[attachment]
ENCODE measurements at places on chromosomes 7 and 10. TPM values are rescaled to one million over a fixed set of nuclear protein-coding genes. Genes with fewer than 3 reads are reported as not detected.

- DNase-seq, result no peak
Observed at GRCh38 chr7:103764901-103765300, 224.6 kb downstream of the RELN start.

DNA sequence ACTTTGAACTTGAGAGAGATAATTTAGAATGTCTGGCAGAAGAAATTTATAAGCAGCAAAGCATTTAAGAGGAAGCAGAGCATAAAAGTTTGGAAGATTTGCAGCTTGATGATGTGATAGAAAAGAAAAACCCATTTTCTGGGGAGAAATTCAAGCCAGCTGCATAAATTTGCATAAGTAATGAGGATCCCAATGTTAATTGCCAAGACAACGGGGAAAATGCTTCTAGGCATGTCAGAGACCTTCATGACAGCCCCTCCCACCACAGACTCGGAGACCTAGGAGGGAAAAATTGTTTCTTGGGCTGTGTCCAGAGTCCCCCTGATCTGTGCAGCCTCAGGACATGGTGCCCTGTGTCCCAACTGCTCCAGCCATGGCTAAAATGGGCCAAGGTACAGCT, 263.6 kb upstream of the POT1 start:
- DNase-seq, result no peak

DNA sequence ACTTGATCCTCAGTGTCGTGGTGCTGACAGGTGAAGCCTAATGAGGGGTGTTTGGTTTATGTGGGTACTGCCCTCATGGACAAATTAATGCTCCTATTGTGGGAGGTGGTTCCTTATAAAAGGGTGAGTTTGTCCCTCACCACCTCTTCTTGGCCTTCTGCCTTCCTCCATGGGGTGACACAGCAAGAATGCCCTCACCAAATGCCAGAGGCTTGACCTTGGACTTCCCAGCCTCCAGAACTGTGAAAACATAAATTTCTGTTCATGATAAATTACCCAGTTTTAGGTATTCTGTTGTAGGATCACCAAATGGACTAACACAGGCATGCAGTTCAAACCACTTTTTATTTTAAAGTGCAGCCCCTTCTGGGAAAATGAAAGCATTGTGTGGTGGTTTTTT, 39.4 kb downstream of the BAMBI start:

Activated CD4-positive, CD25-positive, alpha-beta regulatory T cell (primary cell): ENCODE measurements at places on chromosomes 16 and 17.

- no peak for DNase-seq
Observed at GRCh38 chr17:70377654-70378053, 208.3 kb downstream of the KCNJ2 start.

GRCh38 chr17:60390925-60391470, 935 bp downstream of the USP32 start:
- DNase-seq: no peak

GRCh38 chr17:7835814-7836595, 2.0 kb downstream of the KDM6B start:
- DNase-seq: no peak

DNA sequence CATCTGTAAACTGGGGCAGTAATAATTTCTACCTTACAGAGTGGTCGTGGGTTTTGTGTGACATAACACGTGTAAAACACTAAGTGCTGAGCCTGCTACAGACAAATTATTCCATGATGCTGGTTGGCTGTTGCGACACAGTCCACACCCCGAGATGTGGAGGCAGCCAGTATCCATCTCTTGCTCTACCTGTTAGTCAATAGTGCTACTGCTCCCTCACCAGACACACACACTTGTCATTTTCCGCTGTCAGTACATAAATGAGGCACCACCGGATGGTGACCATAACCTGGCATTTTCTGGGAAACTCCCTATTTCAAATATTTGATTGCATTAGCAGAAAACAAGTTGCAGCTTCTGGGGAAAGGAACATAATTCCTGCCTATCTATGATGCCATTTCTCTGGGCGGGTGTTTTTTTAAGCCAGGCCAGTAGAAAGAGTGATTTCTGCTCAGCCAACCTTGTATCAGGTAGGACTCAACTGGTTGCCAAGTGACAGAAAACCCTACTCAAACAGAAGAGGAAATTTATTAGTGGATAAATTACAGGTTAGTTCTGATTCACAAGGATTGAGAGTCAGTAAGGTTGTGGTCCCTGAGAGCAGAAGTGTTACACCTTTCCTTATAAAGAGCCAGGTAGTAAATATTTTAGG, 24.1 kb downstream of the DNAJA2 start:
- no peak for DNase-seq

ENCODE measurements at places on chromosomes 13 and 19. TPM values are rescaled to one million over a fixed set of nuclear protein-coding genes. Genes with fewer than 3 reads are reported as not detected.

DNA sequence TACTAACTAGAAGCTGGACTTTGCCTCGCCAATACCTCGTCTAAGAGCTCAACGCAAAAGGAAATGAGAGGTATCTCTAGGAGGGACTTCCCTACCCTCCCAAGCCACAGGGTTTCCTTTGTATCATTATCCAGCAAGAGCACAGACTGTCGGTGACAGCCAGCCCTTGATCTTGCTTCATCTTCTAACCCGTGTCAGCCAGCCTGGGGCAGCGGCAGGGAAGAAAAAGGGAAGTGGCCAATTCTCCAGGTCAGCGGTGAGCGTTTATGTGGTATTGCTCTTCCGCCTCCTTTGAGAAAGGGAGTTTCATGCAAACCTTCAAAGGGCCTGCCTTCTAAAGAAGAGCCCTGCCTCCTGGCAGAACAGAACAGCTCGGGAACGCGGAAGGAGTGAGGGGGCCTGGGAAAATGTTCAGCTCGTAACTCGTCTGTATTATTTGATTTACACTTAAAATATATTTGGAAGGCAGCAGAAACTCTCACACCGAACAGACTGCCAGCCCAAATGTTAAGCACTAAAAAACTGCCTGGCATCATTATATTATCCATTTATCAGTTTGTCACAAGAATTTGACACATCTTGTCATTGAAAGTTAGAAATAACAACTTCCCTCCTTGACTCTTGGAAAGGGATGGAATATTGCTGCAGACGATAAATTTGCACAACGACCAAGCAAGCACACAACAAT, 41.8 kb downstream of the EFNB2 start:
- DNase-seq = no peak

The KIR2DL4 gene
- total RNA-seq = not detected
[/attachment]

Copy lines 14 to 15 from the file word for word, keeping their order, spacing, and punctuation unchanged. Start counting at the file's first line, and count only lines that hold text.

DNA sequence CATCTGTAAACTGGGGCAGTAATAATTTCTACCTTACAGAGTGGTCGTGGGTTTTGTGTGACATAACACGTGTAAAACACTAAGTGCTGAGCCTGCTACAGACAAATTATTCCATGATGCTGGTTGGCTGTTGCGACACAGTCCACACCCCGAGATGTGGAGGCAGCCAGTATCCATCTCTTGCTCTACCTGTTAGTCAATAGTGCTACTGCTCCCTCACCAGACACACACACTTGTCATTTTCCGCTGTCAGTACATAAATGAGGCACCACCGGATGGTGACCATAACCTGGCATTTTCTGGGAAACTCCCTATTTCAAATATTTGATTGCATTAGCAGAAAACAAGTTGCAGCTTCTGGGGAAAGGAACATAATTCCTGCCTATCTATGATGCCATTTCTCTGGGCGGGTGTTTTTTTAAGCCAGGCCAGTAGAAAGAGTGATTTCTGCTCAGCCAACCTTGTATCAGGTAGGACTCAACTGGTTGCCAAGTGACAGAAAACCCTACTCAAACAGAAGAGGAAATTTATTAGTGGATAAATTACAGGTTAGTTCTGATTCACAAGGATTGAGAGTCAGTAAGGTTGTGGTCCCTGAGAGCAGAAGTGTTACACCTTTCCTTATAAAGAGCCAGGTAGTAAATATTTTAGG, 24.1 kb downstream of the DNAJA2 start:
- no peak for DNase-seq